'The Contortionist's Cameron Maynard and Robby Baca Get Back to Basics on 'Clairvoyant'

(Image credit: Gobinder Jhitta)

The future is uncertain for many, but progressive metal vets the Contortionist knew exactly how best to move forward with their fourth full-length, the suitably titled Clairvoyant.

As outlined on the first single, “Reimagined,” for instance, vocalist Mike Lessard croons powerfully about establishing “a different kind of speech.” For guitarists Robby Baca and Cameron Maynard, that meant dialing down the tech-heavy djent theatrics that marked earlier material in favor of more textural playing, as well as experimenting with different tunings.

Considering the band had long been accustomed to the elastic snap of alternate drop-tunings, Clairvoyant’s unorthodox pitch-shift is actually a return to the regular.

“I think we have, over the years, developed a slight dissatisfaction with down-tuning a seven-string,” says Baca. “I like the way a standard-tuned guitar feels with a standard set of strings on it. It just felt better than a down-tuned seven-string with some floppy strings.”

Mostly pieced together while the sextet was living together in a remote cabin deep within a Belgrade, Maine, forest-scape, the writing sessions began with the act revisiting riffs leftover from the recording of 2014’s Language. But with new bassist Jordan Eberhardt on-board to record with the band for the first time, and fleet-fingered synth-player Eric Guenther becoming more involved in the songwriting process, the Contortionist abandoned the scraps to focus on their future.

To be certain, the crew can still deliver a menacing metal attack, as with the jackhammer-chugging and 5/4 crush groove of the album’s title track, but much of Baca and Maynard’s atmospherics are deceptively complex. On “The Center,” the pair lock into lusciously prismatic, polyrhythmic arpeggios, while Maynard’s lead work during the finale of “Absolve” involves a series of tastefully spacious, soaring bends.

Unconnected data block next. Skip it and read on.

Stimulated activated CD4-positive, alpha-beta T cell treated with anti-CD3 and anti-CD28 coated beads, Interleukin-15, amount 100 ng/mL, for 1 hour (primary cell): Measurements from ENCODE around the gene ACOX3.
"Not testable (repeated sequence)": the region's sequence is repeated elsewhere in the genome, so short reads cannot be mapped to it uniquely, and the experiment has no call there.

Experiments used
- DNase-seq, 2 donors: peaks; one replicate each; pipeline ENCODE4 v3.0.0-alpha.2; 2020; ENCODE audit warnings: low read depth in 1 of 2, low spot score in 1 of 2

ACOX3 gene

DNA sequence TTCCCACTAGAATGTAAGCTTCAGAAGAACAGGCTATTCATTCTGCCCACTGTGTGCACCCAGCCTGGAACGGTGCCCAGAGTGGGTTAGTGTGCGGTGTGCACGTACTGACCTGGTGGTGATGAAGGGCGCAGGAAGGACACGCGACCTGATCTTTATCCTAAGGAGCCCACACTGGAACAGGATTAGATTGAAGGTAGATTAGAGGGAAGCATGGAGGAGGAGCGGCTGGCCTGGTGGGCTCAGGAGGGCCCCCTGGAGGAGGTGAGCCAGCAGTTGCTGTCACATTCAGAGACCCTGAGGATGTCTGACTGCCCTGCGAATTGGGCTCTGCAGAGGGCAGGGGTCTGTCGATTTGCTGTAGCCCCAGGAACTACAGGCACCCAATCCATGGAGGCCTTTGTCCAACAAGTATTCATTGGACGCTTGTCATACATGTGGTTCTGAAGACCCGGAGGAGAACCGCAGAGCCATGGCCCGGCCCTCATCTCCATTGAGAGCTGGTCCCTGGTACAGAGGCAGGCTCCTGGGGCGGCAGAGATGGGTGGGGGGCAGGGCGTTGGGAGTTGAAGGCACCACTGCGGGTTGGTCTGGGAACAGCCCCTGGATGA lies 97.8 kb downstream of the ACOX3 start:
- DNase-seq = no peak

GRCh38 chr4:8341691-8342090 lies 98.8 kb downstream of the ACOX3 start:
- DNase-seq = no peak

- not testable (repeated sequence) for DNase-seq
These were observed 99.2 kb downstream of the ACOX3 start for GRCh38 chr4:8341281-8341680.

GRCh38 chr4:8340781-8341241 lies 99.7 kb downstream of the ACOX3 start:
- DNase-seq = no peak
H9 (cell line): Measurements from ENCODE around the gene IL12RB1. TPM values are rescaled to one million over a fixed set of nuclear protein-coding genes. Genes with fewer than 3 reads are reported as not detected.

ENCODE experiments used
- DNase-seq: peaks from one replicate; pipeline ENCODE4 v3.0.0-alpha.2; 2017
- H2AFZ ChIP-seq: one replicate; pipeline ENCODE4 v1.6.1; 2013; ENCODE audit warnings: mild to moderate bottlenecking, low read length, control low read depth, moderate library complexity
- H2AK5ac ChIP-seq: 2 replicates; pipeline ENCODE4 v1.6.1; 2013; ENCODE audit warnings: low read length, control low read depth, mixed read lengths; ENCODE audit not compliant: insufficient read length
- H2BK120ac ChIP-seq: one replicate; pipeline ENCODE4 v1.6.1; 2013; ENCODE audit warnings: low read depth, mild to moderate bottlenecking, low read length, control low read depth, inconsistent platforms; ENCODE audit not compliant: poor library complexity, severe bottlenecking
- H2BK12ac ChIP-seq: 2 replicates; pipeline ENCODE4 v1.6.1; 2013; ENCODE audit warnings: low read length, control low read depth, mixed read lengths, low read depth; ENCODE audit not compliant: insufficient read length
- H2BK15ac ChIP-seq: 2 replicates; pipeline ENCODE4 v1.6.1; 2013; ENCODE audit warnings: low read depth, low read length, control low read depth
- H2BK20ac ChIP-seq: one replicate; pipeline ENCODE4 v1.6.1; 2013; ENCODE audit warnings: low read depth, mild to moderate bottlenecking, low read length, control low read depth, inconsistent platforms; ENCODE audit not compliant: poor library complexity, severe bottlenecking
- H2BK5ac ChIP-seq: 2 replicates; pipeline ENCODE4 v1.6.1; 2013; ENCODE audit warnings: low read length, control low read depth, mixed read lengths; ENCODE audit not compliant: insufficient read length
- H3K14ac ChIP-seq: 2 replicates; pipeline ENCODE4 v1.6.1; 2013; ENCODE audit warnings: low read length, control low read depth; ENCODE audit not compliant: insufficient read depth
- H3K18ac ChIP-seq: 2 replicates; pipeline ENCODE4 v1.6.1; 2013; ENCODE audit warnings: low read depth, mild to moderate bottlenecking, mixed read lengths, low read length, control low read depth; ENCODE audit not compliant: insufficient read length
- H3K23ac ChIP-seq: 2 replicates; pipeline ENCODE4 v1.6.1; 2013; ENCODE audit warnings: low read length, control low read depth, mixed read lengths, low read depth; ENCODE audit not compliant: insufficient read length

“I think we’ve scaled back on the technique,” Baca explains, adding that the Contortionist even looked to the pop world while structuring some of Clairvoyant’s hooky choruses. “Obviously there are still technical moments, but we wanted to be technical with some grace.”

GUITARS (Baca) Ibanez RG, RGD, S with Seymour Duncan Pegasus and Sentient pickups; (Maynard) Ibanez RG and S six-and seven-string guitars with Seymour Duncan JB bridge pickups and ’59 neck pickups
AMPS (Baca) Mesa/Boogie Dual Rectifier; (Maynard) Mesa/Boogie two-channel Dual Rectifier with matching cabinets
EFFECTS (Baca) Seymour Duncan Vice Grip compressor, Mesa/Boogie Grid Slammer, TC Electronic Sub n Up Octave, Hall of Fame reverb, Strymon Timeline, Line 6 Helix; (Maynard) RJM audio buffers, Barber Tone Press Parallel Compressor, Maxon PAC9 Pure Analog Chorus, MXR Univibe, Emma Electronic Okto Nøjs Octave Fuzz, Keeley-modded Ibanez Tube Screamers, ISP Decimator Noise Reduction, Moog MF Analog Delay, TC Electronic G-Major 2

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Gregory Adams

Gregory Adams is a Vancouver-based arts reporter. From metal legends to emerging pop icons to the best of the basement circuit, he’s interviewed musicians across countless genres for nearly two decades, most recently with Guitar World, Bass Player, Revolver, and more – as well as through his independent newsletter, Gut Feeling. This all still blows his mind. He’s a guitar player, generally bouncing hardcore riffs off his ’52 Tele reissue and a dinged-up SG.